Nevada’s new higher education boss has vowed to forge partnerships with lawmakers before they meet next year to consider changing how the state’s colleges and universities are governed.
“Project No. 1 is engaging the Legislature,” John White said Friday, moments after he was approved to lead the Nevada System of Higher Education. “Naturally, the Legislature has some issues with the system, so I’ll also be engaging them about their ideas for reform.”
White — a UNLV law professor and former administrator — will take the NSHE’s helm as acting chancellor in July, assuming the role for up to a year while officials seek a permanent replacement. He’ll earn an annual base salary of $303,000, plus $32,000 in automobile and housing allowances. White succeeds Dan Klaich, who oversaw the agency for seven years before his controversial retirement this month.
“Today begins a new chapter for NSHE,” Board of Regents Chairman Rick Trachok said before board members voted unanimously to hire White. “We will continue to work to build bridges with our legislative leaders.”
Higher education is poised to be a key priority during next year’s legislative session, and the state’s chancellor will play a critical role as policymakers tackle sweeping initiatives to improve colleges and universities. Lawmakers and community leaders — many frustrated with NSHE’s governance structure — have spent months crafting proposals to reform the system.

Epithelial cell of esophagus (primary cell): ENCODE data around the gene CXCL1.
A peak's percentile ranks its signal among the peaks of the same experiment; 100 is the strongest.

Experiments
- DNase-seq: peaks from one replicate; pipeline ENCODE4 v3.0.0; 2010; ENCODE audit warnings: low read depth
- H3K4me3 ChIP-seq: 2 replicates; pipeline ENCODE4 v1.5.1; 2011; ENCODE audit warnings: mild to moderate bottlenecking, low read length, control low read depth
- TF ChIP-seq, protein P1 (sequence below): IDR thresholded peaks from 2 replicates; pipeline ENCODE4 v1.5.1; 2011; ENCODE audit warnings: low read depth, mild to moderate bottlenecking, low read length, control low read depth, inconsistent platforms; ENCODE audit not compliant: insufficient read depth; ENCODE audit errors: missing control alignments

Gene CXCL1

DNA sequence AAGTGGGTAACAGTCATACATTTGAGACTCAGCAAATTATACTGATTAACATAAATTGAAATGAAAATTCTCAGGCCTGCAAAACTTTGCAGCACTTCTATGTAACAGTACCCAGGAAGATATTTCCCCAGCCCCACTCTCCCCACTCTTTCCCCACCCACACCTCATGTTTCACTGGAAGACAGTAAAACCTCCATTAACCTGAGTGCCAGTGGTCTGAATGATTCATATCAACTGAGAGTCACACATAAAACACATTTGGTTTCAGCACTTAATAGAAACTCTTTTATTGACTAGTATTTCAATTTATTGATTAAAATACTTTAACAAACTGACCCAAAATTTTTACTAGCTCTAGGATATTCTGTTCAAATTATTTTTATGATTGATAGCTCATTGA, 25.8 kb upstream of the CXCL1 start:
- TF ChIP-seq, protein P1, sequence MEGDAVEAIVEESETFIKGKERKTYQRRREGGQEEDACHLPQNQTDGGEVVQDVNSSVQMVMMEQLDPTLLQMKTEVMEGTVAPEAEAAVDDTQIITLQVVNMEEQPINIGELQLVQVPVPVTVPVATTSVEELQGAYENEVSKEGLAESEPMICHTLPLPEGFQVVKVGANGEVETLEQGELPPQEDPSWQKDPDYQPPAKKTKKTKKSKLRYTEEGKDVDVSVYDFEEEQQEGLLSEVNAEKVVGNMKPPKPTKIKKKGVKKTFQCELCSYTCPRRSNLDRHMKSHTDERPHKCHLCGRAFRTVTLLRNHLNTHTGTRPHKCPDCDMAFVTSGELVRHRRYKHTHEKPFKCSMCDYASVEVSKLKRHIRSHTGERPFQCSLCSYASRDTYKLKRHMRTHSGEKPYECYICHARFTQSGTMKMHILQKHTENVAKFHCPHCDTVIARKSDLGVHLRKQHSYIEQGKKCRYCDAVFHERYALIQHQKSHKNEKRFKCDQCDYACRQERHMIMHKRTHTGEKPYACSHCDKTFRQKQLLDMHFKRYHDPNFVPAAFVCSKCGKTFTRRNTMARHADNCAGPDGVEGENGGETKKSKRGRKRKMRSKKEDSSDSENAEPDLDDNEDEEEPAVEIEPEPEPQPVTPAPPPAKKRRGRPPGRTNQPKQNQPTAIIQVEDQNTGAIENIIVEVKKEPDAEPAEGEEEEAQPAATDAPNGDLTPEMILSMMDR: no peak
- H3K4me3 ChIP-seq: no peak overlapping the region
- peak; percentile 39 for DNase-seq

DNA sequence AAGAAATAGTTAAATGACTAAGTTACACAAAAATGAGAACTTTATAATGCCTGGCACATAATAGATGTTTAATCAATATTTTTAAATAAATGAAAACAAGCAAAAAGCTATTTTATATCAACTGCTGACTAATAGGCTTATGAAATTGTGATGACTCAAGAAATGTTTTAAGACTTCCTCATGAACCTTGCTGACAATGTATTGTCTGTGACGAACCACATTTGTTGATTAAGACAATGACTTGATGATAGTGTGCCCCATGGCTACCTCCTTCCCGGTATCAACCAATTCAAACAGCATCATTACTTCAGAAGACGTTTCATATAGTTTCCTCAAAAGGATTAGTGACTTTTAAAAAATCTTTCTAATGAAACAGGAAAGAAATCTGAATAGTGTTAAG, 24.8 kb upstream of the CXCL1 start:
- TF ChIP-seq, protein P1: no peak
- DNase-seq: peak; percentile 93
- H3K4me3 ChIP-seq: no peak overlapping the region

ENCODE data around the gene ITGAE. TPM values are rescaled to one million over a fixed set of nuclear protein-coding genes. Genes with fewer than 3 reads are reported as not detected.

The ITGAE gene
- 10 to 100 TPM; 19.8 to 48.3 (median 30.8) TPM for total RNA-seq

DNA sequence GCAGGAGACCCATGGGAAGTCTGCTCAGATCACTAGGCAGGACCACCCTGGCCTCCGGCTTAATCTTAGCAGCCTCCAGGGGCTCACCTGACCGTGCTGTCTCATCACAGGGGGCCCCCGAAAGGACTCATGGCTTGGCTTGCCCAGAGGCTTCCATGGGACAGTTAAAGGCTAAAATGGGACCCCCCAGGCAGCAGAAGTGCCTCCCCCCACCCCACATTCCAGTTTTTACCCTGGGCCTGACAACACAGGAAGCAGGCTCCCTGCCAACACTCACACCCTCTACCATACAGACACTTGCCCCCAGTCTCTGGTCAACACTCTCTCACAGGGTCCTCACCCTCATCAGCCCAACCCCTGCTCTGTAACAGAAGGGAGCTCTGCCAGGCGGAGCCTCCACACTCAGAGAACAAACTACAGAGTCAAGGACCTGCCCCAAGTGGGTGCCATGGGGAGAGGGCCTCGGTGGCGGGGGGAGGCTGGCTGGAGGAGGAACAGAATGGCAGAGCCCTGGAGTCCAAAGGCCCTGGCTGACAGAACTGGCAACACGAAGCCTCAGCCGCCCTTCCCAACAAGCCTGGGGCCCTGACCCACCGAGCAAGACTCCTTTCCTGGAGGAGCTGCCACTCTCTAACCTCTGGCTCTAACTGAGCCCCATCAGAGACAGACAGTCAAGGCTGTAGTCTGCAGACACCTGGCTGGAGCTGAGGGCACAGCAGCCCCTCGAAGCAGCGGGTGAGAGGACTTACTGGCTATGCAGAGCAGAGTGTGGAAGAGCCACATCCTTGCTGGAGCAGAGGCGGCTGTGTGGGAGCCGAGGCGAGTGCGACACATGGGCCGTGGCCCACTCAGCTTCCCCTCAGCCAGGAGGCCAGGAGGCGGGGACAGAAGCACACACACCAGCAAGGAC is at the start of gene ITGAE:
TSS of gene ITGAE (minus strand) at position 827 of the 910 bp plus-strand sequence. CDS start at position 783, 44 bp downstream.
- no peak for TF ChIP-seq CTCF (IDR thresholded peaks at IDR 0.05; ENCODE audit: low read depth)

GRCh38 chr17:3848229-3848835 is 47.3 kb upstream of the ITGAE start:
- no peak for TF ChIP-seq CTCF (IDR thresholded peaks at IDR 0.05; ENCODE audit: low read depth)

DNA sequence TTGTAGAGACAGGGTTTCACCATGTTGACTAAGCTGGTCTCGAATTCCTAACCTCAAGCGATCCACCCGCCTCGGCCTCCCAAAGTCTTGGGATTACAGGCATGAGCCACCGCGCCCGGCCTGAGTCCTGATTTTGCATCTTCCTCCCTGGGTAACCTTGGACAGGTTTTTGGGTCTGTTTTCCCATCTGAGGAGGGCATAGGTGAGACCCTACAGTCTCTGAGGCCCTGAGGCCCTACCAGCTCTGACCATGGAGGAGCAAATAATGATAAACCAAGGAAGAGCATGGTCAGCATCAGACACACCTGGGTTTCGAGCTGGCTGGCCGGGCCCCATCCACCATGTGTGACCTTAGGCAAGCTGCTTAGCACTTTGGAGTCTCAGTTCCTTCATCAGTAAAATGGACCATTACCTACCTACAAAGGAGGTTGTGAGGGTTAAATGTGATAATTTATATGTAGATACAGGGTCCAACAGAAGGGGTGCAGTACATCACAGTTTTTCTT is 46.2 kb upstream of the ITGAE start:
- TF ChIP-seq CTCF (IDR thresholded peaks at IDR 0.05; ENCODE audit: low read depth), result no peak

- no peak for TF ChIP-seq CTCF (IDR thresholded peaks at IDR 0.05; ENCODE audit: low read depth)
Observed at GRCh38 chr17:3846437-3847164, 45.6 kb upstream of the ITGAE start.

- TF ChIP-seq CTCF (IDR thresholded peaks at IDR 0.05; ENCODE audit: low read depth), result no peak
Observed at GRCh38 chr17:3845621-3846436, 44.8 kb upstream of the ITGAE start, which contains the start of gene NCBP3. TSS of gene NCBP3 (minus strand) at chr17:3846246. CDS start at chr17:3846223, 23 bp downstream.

Efforts to overhaul NSHE have intensified in the wake of Klaich’s retirement, which followed a Las Vegas Review-Journal investigation that raised concerns that the ex-chancellor misled lawmakers about a new system for distributing money among NSHE schools.
Lawmakers have praised NSHE’s selection of White. Assemblyman Elliot Anderson, D-Las Vegas, among a few policymakers drafting reform bills, called it “a positive signal.”
“I have great admiration for him,” state Sen. Aaron Ford, D-Las Vegas, said. “John certainly has the wherewithal, the expertise and the level of trustworthiness to be able to effect positive change at the legislative level.”
White, who made an unsuccessful bid for UNLV president in 2014, served as the university’s second-in-command from July 2012 until February 2015. He resigned as provost a month after Len Jessup was chosen to lead the school instead. White also spent five years as dean of UNLV’s Boyd School of Law and now serves as an adviser to Jessup, the university’s president.
Some lawmakers and education insiders have raised concerns that the appointment may create an awkward relationship between White and Jessup. Others, like Ford, have brushed aside those suggestions, calling both men “consummate professionals.”
“While it may appear awkward and may even be initially awkward, I don’t think it’s going to be a barrier,” Ford said. “I’m not concerned at all about it.”
Contact Ana Ley at firstname.lastname@example.org or 702-224-5512. Find @la__ley on Twitter.